Her eyes zoned in and out of focus as she ran them over the scores of words and terminologies that barely made any sense to her. Once upon a time, Nidhi loved reading facts from her textbook, but as time passed, she realized that people cared only if you got marks. And that was the sad part. It didn’t matter whether you understood your subjects or not. You only had to score well.
Right then, Nidhi was essentially memorizing her book cover to cover.
She shuddered when she thought what her parents would say if she didn’t do well. She could imagine their disappointed faces and harsh words already.
"We didn't raise you for this." They would say, "Look how well your friends did. They prepared ahead in time- you didn't. We're disappointed in you, Nidhi."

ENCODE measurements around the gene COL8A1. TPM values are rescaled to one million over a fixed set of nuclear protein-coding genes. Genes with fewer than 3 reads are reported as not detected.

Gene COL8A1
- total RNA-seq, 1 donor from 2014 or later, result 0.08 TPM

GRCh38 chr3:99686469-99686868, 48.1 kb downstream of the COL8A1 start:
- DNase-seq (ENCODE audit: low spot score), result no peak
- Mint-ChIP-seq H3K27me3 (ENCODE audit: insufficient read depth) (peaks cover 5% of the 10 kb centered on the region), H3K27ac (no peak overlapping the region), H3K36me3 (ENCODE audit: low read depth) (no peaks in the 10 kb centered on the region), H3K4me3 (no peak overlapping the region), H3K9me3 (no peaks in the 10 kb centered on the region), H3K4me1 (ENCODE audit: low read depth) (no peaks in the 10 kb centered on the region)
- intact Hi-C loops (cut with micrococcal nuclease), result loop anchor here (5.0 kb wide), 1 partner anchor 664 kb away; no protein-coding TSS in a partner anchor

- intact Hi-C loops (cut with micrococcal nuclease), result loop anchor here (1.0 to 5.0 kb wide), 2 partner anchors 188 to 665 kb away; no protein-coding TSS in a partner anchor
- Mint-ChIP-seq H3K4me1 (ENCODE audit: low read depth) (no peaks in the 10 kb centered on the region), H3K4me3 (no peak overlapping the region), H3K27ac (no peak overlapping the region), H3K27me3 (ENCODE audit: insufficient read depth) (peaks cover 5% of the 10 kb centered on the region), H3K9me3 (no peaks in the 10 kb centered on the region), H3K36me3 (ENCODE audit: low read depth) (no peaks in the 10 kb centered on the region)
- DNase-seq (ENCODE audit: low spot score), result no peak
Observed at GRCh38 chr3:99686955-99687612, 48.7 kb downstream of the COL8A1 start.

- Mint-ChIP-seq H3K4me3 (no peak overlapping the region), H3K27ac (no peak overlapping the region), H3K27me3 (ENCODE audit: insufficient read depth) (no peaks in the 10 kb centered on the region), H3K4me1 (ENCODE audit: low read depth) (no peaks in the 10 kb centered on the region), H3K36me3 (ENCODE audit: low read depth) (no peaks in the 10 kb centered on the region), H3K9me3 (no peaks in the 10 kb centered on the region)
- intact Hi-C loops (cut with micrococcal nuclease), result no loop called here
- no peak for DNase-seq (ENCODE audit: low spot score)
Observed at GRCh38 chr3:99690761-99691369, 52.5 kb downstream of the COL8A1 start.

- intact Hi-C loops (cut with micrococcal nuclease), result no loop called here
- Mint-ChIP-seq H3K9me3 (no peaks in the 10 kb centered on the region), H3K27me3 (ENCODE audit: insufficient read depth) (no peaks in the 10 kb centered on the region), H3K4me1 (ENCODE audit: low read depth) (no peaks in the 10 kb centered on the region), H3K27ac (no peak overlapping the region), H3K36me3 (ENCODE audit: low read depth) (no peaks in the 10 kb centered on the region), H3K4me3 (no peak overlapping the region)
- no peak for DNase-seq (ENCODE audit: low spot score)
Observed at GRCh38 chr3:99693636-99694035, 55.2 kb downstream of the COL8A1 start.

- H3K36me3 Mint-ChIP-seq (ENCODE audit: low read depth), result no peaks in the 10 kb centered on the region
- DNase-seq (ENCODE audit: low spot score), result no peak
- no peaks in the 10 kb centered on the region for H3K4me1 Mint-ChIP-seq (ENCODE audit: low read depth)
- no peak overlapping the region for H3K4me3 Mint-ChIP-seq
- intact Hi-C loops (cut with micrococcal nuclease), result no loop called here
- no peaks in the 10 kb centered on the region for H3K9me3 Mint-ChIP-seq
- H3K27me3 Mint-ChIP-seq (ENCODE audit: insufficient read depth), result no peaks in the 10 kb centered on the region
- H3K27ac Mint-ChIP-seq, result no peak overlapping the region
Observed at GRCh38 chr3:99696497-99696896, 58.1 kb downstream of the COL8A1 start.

Her teachers and classmates would look at her as if she had done something monstrous. She would have her marks etched onto her identity forever.
She shook her head and trained her gaze on the book again. She tried her best to take in all the information she could. She moved on to a chapter on Astronomy and began conquering its hefty pages. Sixty remaining pages turned to fifty and fifty turned to forty. Yet, was it any surprising that at the end of it, she didn't feel like she'd gained any information? She could repeat lines and lines without stammering, but what good was it if she was only going to forget everything after the exam?
She sighed and let her eyes wander to the garden outside her window. The moon peeked at her, craters adorning its surface. Something in it made Nidhi stare at it transfixed, her breath held.
"We can see only one side of the moon." She whispered to herself.